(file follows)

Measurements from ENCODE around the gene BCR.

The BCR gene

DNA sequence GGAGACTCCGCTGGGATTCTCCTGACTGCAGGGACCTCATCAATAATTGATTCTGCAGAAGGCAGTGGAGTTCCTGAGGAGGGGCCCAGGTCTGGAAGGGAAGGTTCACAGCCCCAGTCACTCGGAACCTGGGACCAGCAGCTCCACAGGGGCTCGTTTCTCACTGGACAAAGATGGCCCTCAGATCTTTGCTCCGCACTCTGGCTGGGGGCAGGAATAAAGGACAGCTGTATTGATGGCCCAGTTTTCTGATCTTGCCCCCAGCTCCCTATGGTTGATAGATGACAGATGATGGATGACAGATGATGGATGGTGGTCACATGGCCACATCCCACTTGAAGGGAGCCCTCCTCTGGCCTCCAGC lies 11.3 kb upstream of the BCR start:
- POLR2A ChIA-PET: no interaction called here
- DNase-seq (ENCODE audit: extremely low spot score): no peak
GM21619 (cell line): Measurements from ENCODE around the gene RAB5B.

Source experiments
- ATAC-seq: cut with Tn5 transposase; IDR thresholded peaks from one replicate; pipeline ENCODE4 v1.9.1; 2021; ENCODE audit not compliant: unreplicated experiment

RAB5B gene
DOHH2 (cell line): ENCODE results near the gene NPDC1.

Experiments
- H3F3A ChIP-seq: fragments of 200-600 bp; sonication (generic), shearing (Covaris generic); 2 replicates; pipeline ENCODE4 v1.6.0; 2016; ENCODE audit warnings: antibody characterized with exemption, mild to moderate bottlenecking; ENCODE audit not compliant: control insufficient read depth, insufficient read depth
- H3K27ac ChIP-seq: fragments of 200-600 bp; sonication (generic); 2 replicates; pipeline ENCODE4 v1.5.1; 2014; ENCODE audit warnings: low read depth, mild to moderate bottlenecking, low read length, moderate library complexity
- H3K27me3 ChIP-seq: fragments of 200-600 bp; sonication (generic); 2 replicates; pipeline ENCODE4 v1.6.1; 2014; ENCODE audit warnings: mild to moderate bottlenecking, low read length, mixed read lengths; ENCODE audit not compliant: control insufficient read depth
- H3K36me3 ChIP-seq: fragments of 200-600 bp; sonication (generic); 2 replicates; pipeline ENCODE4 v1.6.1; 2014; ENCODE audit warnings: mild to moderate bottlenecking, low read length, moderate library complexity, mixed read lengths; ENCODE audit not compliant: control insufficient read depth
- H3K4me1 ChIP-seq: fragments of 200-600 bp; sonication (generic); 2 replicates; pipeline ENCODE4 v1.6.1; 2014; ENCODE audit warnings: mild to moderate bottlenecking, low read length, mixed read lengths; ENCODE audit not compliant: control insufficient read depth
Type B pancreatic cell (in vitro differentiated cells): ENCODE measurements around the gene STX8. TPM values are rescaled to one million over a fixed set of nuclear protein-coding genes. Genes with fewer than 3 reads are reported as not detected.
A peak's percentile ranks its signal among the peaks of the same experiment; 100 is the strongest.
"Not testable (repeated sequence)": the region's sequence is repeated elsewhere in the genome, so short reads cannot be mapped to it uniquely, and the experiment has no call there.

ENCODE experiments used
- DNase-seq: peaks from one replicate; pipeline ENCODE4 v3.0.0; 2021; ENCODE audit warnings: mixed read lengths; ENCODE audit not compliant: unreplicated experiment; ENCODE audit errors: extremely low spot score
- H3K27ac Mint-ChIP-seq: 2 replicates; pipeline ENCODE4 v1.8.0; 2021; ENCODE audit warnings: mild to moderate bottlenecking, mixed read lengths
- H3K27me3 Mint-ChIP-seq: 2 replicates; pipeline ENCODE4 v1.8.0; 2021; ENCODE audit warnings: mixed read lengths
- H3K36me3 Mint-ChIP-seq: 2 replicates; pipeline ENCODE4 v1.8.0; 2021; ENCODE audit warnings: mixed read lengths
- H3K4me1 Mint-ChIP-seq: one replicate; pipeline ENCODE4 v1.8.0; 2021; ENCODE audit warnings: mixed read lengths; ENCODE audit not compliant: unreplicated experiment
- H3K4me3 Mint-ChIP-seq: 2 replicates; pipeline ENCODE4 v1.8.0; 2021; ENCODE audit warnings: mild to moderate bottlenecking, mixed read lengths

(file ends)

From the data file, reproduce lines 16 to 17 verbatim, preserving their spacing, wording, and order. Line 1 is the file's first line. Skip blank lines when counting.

- H3K4me1 ChIP-seq: fragments of 200-600 bp; sonication (generic); 2 replicates; pipeline ENCODE4 v1.6.1; 2014; ENCODE audit warnings: mild to moderate bottlenecking, low read length, mixed read lengths; ENCODE audit not compliant: control insufficient read depth
Type B pancreatic cell (in vitro differentiated cells): ENCODE measurements around the gene STX8. TPM values are rescaled to one million over a fixed set of nuclear protein-coding genes. Genes with fewer than 3 reads are reported as not detected.